We find our selves back in Burgundy with this delightful 2011 (disregard the label above saying 2010 😛 ) chardonnay. It was a couple of weeks ago that I found myself discussing the wines of the Cote d’Or with other avid Burgundy fans while at work, and subsequently had the pleasure of getting to taste this fantastic bottle. I liked it so much in fact I will most definitely be looking into his premier crus with high expectations.
History of Puligny-Montrachet
The small Village of Puligny was first noted by name between 909-1049 as a property of the monasteries of Cluny then known as “Pulyniacus.” It added the name of its most famous vineyard Montrachet in 1879 while the AOC itself was founded in 1937, and has been known synonymously with world-class chardonnay ever since. Today it is a small quiet french village of approximately 424 residents closely resembling the village it was in years past. In fact most of its stone buildings haven’t changed their appearances for over a hundred years. The ground water level is extremely close to its surface soil and as a result most vineyards in the village lack any kind of underground cellar or even basements, thus making it hard for winemakers to prefect aging in barrels over a year. It has 4 grand cru vineyards two of which (Montrachet, Batard-Montrachet) are shared with Chassagne-Montrachet the neighboring village to the south.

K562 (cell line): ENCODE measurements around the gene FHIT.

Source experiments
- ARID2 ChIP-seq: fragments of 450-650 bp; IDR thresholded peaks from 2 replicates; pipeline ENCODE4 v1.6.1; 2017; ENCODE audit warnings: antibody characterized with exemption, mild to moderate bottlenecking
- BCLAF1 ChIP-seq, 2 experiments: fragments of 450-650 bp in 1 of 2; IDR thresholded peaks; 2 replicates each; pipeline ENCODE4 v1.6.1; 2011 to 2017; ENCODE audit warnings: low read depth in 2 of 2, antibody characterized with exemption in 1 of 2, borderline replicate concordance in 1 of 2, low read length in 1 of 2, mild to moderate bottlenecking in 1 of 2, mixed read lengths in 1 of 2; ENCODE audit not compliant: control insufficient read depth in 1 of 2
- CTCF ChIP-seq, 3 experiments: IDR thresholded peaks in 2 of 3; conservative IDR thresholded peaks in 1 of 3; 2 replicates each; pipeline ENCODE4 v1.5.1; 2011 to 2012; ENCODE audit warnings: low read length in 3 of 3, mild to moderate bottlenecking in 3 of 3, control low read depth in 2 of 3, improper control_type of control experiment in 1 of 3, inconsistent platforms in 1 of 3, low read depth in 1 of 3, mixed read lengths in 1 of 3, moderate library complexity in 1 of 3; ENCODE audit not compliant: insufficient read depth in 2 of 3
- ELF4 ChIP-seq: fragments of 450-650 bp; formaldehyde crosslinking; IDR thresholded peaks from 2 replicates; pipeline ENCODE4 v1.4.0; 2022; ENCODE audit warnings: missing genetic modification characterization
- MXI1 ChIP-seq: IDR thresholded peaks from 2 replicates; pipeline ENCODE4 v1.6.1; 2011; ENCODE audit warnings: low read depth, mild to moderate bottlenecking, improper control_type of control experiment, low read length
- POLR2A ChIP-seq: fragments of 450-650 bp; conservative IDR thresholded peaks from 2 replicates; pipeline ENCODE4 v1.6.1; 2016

The Carillon family began making wines with Jehan Carillon in 1520 and is one of the oldest known wine producers in the region. Jacques and his wife Sylvia founded their vineyard of 5.25 hectors in 2010. Their wines are known for complex minerality, body, and connection with the land they were grown on. The grapes are harvested by hand and sit on light “lees” for roughly 1 year in 15% new oak barrels and then 6 months in stainless steel vats. The average vine age is 38 years.
- Jacques Carillon Puligny-Montrachet 2011
This white Burgundy is one to be remembered especially with spring just around the corner. The nose instantly picks up heavy scents of crushed rocks and mellowed vanilla, followed by hints of lemon and pear, closing out with the slightest notes of mint. Once on the palate this wines incredibly well-balanced body and rounded acidity open up your taste buds and appetite with sensual nuances of citrus, apple, and pear cut with the ever familiar taste of french oak and butter. I imagine closing out a warm spring night alfresco with this bottle or possibly paring it with lighter white fish dishes or even a salad mingled with fattier cheeses.
Want to know more about Chardonnay? Check out this post all about it.